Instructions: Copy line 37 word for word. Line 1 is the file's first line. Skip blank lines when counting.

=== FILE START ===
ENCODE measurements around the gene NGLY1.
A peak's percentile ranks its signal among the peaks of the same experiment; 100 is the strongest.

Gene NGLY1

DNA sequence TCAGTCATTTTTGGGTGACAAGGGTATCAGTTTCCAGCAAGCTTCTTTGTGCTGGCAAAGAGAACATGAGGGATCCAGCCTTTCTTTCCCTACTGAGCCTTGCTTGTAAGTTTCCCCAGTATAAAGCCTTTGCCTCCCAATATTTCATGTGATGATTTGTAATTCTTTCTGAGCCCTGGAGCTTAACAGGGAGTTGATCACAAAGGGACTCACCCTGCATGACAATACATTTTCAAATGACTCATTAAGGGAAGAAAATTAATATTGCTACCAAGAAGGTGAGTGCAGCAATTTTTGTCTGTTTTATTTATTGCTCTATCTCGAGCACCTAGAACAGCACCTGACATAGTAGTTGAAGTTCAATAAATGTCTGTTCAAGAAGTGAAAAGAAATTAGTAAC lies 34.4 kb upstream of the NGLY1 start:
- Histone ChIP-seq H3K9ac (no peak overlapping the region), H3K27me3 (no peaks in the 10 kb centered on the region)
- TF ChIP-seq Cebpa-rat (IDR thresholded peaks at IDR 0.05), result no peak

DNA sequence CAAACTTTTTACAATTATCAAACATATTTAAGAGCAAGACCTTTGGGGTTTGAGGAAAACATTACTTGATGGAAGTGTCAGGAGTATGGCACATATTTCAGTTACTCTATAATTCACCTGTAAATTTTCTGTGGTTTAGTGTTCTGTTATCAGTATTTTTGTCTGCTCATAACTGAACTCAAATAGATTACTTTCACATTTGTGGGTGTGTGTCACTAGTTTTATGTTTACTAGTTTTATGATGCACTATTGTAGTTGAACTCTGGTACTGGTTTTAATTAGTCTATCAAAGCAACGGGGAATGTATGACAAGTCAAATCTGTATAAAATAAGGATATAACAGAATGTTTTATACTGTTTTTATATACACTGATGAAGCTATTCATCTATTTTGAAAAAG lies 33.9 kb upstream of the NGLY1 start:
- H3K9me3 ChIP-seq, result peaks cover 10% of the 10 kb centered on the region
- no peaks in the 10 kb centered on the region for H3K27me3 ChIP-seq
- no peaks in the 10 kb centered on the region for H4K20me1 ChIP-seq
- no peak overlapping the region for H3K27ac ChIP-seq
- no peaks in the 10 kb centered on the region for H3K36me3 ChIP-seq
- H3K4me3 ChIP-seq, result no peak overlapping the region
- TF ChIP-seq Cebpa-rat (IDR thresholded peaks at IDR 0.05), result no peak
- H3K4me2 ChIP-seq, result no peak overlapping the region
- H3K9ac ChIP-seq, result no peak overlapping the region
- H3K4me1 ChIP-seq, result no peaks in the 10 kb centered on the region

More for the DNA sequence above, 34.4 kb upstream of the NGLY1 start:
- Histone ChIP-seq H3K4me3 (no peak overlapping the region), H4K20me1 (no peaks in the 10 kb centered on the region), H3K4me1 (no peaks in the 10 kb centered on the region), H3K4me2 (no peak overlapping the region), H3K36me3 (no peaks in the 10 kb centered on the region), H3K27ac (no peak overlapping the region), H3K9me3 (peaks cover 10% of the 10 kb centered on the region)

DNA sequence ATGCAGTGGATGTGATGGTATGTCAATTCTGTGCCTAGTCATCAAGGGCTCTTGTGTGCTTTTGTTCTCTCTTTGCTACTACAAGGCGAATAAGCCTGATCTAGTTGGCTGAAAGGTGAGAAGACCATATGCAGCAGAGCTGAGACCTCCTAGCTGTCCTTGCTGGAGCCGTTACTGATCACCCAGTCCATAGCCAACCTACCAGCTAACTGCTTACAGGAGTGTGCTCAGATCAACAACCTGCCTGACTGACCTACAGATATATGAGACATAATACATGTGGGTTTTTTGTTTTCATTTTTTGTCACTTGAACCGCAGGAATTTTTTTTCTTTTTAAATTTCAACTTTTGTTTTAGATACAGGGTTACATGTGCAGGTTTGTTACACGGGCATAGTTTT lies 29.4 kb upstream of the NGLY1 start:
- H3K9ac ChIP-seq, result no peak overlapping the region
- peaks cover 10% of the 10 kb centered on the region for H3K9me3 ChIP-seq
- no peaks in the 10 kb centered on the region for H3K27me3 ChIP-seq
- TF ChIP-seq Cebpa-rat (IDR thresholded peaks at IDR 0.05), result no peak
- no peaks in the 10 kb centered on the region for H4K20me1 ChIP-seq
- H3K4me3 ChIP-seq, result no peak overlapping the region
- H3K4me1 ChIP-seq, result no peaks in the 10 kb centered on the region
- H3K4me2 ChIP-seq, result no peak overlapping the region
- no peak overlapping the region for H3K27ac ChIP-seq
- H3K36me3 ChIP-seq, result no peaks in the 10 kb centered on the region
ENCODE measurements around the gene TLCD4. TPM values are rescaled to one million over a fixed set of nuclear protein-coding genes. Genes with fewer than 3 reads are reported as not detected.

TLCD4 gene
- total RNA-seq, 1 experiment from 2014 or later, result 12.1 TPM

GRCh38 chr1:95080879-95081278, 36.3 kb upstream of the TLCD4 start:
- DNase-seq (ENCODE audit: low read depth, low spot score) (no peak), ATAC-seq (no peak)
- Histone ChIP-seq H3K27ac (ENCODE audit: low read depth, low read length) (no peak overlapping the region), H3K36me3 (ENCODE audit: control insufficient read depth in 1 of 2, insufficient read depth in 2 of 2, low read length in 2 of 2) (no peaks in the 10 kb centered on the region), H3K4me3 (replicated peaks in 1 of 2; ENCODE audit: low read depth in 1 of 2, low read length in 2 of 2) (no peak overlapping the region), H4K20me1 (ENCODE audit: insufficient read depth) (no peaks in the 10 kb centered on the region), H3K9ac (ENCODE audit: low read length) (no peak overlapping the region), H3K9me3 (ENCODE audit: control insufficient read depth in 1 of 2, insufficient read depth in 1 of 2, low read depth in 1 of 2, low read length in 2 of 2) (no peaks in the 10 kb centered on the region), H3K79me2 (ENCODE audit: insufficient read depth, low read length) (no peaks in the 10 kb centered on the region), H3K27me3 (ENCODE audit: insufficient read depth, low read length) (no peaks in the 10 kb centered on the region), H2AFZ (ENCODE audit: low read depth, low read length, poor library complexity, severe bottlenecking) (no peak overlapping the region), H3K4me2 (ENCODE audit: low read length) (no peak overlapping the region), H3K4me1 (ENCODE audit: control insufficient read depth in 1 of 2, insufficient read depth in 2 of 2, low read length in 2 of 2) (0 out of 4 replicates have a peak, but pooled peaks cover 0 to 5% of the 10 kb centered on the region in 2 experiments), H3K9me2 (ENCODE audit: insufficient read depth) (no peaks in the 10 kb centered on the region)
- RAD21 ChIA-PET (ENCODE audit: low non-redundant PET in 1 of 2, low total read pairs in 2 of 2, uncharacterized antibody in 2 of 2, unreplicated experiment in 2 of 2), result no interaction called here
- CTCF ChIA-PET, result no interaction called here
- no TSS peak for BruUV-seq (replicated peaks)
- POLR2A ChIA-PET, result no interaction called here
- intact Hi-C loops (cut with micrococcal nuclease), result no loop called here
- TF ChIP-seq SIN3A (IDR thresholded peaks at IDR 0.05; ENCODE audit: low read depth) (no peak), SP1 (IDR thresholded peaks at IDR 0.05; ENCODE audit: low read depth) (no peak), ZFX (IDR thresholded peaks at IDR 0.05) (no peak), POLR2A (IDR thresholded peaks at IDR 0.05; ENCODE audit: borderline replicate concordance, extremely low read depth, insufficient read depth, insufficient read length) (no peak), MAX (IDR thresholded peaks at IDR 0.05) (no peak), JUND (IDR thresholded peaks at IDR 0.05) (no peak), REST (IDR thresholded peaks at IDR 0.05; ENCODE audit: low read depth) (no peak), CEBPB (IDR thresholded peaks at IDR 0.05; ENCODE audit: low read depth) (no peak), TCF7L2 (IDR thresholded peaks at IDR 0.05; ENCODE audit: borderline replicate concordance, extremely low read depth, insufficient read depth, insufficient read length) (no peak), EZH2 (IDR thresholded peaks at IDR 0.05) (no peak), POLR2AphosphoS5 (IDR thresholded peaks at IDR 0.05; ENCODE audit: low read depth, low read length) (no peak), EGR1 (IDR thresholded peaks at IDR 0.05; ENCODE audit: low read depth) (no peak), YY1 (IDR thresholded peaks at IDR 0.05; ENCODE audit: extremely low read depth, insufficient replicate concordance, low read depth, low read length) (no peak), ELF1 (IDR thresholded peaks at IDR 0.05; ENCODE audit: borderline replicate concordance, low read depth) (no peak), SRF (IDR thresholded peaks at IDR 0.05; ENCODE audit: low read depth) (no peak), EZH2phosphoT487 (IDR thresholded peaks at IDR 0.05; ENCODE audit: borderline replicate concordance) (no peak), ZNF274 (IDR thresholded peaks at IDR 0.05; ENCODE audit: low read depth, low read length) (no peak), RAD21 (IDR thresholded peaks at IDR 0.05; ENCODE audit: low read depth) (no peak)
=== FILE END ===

- RAD21 ChIA-PET (ENCODE audit: low non-redundant PET in 1 of 2, low total read pairs in 2 of 2, uncharacterized antibody in 2 of 2, unreplicated experiment in 2 of 2), result no interaction called here